119 US Census Bureau. U.S. Department of Commerce, U.S. Census Bureau. (2010). Profile of general population
and housing characteristics: 2010 (DP-1). Retrieved from American Fact Finder website:
http://factfinder2.census.gov/faces/tableservices/jsf/pages/productview.xhtml?pid=DEC_10_DP_DPDP1
120 Native American Grave Protection and Repatriation Act, 25 U.S.C. §§ 3001-3013 (1994) // National Historic
Preservation Act, Pub. L. No. 89-665, § 1, 80 Stat. 915 (1966) (codified as amended at 16 U.S.C. §§ 470a to 470w-6
(1988)). While the NHPA mentions some Indigenous Peoples of Pacific Insular areas, it ignores Insular areas in the
Caribbean.
59
minimum, the Taíno People have a right to the same protective provisions created for other
American Indians, Native Hawaiians, and Alaskan Natives.
The discriminatory treatment of the Taíno People was presented to the CERD in 2008, the UN
Special Rapporteur on Contemporary Forms of Racism, Racial Discrimination, Xenophobia and
Related Intolerance (2008), and the 2009 Universal Periodic Review in official submissions, yet
these international mechanisms have not only ignored the specific issue as it relates specifically
to the Taíno People, but also the broader issue of the denial of Human Rights and fundamental
freedoms and related situations of Indigenous Peoples in all “Insular areas” under the jurisdiction
of the United States.121
The United States claims “plenary power” over Puerto Rico and its “native inhabitants” based on
Article IX of the 1898 “Treaty of Peace between the United States of America and the Kingdom
of Spain (The Treaty of Paris): “The civil rights and political status of the native inhabitants of
the territories hereby ceded to the United States shall be determined by the Congress.” The Taíno
People of Puerto Rico justly claim their right to be secured in the free exercise of their religion as
affirmed under Article X of the same Treaty of Paris, which explicitly provides that “The
inhabitants of the territories over which Spain relinquishes or cedes her sovereignty shall be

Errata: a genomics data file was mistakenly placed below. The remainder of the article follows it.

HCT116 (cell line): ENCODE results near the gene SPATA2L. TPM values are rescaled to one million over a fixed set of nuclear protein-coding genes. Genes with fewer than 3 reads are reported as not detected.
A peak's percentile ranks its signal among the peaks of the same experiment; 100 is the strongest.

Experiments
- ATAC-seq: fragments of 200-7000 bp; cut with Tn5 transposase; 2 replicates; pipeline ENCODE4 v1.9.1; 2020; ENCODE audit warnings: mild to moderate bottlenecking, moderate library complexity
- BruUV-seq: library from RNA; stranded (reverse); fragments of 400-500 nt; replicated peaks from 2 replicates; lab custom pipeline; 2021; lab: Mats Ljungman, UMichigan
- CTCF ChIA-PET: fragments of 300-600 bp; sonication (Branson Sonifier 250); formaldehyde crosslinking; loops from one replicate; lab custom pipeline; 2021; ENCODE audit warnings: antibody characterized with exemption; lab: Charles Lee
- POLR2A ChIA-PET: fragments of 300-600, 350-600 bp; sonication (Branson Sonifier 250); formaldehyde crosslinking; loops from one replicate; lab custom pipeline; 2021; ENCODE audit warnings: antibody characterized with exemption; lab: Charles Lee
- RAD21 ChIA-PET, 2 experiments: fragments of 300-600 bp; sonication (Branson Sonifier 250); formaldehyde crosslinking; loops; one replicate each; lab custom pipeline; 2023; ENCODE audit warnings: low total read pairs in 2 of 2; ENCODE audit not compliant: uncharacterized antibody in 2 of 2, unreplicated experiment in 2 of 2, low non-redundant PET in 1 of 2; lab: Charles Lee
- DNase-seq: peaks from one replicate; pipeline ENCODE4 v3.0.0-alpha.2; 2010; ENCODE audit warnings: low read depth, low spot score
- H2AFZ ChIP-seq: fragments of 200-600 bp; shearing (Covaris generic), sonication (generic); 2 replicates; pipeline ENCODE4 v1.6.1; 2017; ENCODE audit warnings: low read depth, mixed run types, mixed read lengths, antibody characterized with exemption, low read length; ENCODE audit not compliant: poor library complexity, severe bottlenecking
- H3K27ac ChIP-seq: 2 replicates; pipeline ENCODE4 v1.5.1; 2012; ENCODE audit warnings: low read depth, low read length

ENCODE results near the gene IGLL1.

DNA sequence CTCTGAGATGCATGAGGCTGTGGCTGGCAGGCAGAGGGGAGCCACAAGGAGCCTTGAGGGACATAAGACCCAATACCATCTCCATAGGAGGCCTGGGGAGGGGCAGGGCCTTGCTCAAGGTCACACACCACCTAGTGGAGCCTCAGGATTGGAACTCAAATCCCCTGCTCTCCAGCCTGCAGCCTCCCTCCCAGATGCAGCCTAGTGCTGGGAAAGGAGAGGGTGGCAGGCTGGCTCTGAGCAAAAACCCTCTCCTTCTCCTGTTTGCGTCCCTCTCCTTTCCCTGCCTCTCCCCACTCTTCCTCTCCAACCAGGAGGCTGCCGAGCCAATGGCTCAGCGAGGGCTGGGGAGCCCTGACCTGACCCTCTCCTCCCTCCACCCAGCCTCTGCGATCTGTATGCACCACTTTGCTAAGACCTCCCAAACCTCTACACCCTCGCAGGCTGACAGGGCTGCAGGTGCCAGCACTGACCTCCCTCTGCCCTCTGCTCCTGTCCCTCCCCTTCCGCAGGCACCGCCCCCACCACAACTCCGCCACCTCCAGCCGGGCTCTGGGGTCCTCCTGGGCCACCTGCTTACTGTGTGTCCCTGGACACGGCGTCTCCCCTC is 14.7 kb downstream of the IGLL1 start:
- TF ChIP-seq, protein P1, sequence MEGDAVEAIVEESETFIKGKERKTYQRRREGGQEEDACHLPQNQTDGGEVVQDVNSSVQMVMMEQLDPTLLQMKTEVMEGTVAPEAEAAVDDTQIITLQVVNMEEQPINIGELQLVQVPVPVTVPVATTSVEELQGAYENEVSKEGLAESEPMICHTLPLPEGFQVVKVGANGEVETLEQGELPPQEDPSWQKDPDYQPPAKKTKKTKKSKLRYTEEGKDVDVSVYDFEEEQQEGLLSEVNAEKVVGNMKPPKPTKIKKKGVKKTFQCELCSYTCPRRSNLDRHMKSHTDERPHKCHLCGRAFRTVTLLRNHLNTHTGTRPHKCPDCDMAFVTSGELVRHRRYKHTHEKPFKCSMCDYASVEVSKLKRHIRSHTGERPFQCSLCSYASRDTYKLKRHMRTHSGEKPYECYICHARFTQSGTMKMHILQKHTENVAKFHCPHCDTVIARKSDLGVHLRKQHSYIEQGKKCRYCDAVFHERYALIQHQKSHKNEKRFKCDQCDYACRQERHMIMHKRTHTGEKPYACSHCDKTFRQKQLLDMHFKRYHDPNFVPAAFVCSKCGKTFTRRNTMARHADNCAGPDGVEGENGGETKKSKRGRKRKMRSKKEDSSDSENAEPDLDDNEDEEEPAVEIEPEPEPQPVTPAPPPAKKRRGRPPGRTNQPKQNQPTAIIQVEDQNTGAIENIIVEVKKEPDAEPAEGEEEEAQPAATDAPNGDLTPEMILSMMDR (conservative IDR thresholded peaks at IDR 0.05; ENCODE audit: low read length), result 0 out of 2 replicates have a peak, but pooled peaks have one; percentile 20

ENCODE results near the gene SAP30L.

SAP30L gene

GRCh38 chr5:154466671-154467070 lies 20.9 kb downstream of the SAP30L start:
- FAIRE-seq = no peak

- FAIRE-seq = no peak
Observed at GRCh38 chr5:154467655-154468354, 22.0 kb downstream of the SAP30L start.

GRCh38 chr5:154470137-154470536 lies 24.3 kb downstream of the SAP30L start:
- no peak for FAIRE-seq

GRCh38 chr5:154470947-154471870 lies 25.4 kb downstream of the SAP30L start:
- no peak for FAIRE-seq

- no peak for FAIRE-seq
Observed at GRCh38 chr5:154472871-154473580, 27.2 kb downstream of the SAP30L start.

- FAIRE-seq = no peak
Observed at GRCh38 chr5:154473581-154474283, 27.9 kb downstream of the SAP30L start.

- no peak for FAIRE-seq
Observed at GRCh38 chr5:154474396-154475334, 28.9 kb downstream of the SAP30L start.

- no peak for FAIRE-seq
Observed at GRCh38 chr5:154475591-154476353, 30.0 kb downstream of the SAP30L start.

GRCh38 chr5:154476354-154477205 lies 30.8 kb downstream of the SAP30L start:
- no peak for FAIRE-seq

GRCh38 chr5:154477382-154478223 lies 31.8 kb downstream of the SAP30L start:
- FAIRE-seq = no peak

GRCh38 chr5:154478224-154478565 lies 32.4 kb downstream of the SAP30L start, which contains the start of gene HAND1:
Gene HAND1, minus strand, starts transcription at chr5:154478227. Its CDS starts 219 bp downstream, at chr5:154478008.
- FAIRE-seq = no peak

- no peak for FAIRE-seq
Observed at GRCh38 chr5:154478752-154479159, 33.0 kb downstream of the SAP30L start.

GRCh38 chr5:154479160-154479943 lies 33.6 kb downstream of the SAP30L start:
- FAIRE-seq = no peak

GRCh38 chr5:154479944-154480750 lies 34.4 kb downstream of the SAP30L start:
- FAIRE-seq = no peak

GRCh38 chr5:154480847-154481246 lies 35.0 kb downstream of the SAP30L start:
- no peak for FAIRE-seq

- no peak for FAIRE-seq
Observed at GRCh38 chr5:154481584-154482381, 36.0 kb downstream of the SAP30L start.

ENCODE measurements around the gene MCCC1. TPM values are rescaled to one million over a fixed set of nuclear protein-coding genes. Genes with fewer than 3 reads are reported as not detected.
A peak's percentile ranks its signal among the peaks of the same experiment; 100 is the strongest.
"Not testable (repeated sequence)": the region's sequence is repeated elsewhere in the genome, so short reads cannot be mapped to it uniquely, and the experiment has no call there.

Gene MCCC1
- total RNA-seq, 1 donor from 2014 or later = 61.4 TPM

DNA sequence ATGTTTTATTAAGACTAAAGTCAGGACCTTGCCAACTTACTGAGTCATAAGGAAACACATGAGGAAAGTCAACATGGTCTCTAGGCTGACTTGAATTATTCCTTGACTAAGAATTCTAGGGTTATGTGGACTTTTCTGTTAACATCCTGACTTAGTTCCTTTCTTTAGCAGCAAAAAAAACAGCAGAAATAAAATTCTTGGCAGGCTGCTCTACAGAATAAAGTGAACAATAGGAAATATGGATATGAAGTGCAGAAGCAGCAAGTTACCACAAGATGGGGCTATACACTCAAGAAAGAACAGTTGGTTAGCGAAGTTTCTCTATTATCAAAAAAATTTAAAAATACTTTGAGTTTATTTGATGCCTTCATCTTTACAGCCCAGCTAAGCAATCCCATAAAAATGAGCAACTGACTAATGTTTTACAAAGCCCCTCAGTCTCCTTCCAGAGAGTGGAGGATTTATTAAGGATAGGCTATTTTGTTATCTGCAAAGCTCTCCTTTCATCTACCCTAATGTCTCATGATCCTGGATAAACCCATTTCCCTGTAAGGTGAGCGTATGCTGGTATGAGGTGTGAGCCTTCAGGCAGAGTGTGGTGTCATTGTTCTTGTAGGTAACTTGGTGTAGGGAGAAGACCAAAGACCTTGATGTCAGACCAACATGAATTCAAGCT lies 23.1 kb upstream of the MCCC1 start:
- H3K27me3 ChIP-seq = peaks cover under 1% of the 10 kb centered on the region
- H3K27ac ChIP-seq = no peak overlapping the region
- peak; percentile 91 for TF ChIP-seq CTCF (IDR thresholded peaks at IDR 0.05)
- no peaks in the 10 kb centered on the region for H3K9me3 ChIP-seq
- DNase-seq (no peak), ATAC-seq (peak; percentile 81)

secured in the free exercise of their religion.”
With respect to the right of the Taíno People to freely exercise their religion, Taíno Peoples call
for (1) the removal of ancestral remains from museum and institutional displays, throughout
Puerto Rico and Vieques, used to promote or generate tourism; (2) Taíno access, administration
and management of Sacred Sites, Burial Sites, Ceremonial Centers and places, Funerary and
Ceremonial Objects, and Ancestral Remains throughout the Island, must be respected through the
implementation of proper spiritual protocols; and (3) that all governmental projects, laws,
regulations that impact upon Taíno Rights including tourism projects be carried out with the free
prior and informed consent of the Taíno People, in order to protect and safeguard the integrity of
local Taíno culture, traditions, customs and spirituality.
In particular, the United Confederation of Taíno People (UCTP) draws attention to human rights
violations and fundamental freedoms with respect to the Caguana Ceremonial Center and
Jácanas (P029 archeological site) Caguana Ceremonial Center is a National Historic Landmark
under the management of the United States National Park Service (NPS) located in Utuado,
Puerto Rico. Additionally, Puerto Rico’s Department of Natural Resources deferred decisionmaking at Jácanas in Ponce, Puerto Rico to U.S. federal agencies, and denied the right of the
Taíno People to free prior and informed consent, and self-determination.122 Consequently, the
Taíno People continue to be denied entry into Jácanas for religious purposes.
The right to consultation with regard to access to this Sacred Site, including Burial Site, Funerary
Objects and Ancestral Remains located at and removed from Jácanas to an unverified location in
the U.S. mainland by the U.S. Army Core of Engineers, was consciously violated by said agency.
The specific exclusion of Taíno Peoples’ by the Army Corp of Engineers in the consultation
121 The 2008 UCTP Joint Taíno CERD Report and the 2009 International Indian Treaty Council UPR Submission